California Residents May Have an Interest in Trust Litigation They Don’t Know About
- March 2, 2020 - Trust Litigation,
Class action lawsuits often result in settlements that remain in trust for the benefit of the class members. While this might seem the end of the story, it is far from it. The trustee is often invested with the discretion to determine settlement amounts for each class member and when to make their distributions. In some cases, the trustee even has the authority to invest trust funds to increase distributions (or to fund charitable causes pertinent to the settlement). This authority can affect the legal and financial rights of class members.
In some cases, a trust litigator must intercede on behalf of class members to protect their interests. The experienced Los Angeles trust litigation attorneys at Hackard Law also serve trust beneficiaries throughout California, including Sacramento, San Francisco, Alameda, and Santa Clara.
Things To Know About Class Action Settlements
To understand legal interests in a settlement trust, we must first understand class action lawsuits. This is a specific type of lawsuit filed by an entire group of people who have suffered the same harm as the result of negligence by one or more defendants. Because the same theories of liability are involved, it is more time- and cost-effective to litigate a single case than to litigate hundreds (or even thousands) of individual lawsuits. A class action lawsuit is common in products liability lawsuits against manufacturers of medications, foods, vehicles, and other consumer goods. They are also common when multiple trust beneficiaries pursue a case against a trustee.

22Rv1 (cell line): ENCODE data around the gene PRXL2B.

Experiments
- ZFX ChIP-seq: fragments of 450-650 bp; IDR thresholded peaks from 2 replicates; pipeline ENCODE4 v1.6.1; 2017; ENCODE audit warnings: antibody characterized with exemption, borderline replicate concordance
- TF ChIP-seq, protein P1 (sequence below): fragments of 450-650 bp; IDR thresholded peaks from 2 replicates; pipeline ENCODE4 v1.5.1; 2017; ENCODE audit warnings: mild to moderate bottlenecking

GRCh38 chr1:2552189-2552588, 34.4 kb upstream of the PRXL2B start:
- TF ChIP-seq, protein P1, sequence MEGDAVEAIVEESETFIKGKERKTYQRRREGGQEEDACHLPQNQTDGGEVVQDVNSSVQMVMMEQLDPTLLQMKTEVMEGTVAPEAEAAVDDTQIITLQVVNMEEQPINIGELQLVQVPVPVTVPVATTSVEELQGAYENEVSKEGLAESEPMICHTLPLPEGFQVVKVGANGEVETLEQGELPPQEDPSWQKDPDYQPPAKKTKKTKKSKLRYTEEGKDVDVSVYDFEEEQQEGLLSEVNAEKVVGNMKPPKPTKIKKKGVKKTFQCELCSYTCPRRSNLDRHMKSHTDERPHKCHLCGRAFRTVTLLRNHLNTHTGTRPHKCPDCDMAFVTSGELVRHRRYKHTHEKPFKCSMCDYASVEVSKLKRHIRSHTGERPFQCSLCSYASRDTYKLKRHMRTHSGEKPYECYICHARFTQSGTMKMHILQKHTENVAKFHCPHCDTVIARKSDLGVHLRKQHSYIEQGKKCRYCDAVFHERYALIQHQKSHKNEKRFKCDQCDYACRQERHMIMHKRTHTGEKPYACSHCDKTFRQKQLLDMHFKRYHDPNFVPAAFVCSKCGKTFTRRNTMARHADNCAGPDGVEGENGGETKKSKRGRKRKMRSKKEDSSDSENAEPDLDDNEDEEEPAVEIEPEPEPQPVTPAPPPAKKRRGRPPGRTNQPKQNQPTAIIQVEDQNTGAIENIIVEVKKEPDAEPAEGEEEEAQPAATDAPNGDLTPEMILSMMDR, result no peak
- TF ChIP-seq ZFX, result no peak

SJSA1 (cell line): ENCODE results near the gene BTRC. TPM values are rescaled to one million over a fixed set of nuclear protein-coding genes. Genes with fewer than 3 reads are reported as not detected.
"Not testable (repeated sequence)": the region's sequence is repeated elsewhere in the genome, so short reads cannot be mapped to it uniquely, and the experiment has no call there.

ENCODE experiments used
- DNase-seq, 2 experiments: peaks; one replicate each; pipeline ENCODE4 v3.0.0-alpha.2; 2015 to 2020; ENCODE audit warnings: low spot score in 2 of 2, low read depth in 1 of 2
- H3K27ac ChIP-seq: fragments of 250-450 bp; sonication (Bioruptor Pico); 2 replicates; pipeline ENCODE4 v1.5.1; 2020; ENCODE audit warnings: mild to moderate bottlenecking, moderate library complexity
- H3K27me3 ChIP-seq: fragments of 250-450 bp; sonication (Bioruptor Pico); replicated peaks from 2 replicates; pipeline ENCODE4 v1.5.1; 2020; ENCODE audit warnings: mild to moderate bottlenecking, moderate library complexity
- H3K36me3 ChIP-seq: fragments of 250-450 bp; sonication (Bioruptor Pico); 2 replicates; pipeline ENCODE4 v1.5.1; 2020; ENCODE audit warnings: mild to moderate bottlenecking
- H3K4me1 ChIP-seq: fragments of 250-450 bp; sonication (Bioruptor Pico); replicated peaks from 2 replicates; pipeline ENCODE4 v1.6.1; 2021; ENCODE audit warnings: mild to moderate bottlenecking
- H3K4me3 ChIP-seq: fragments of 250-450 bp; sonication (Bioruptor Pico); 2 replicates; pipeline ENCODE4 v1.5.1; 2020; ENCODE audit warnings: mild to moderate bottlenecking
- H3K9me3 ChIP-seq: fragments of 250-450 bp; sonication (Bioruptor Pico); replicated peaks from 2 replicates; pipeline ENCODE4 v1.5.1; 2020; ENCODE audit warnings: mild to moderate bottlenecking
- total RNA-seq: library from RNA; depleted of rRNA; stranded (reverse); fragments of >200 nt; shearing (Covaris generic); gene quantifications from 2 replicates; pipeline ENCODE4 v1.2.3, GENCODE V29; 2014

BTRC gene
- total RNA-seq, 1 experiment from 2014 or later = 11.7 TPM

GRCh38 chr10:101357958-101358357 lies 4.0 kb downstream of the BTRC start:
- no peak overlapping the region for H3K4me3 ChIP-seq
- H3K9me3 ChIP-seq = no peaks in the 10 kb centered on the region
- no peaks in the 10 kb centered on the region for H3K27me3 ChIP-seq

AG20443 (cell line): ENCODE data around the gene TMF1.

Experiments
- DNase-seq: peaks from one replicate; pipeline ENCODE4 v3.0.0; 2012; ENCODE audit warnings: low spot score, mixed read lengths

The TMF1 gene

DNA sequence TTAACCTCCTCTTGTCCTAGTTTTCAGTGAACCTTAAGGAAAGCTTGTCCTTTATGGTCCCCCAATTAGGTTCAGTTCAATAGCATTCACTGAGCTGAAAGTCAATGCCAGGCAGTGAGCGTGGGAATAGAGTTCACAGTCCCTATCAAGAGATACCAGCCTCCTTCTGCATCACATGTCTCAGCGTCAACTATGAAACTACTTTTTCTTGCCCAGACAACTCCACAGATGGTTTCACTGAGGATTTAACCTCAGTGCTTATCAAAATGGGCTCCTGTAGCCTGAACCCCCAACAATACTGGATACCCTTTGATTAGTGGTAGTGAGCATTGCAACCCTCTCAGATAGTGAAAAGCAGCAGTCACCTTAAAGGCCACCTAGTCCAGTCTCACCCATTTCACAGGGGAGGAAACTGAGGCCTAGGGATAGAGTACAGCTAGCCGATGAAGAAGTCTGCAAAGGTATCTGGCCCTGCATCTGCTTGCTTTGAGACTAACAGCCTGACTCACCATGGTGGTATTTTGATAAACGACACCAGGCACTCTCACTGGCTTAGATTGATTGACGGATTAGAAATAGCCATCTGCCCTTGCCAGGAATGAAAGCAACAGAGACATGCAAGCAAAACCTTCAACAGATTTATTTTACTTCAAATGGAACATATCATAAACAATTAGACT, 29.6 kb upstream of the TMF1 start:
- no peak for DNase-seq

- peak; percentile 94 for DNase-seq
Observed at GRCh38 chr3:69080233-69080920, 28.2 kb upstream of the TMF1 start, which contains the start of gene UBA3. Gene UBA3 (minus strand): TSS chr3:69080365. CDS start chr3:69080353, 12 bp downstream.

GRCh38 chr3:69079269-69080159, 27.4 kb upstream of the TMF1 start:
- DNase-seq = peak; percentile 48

To proceed with a class action lawsuit, the court must certify the class. This means that the court agrees that the class meets the requirements of the Federal Rules of Civil Procedure. Rule 23 requires that (1) the class be so numerous as to make joining individual members impracticable, (2) there are questions of law or fact common to the class, (3) the claims or defenses of the class representatives are typical of those of all class members, and (4) the class representatives will fairly and adequately protect the interests of the class. If a class meets these requirements, the court will issue a class certification order. The case may then proceed as a class action lawsuit.
The class representatives are named plaintiffs who are members of the class and represent the claims and defenses of all class members throughout the case. This role places a great amount of trust in the representative, who is responsible for protecting all class members. The added time, expense, and responsibility of a class representative often results in a higher proportional settlement award to the class representative.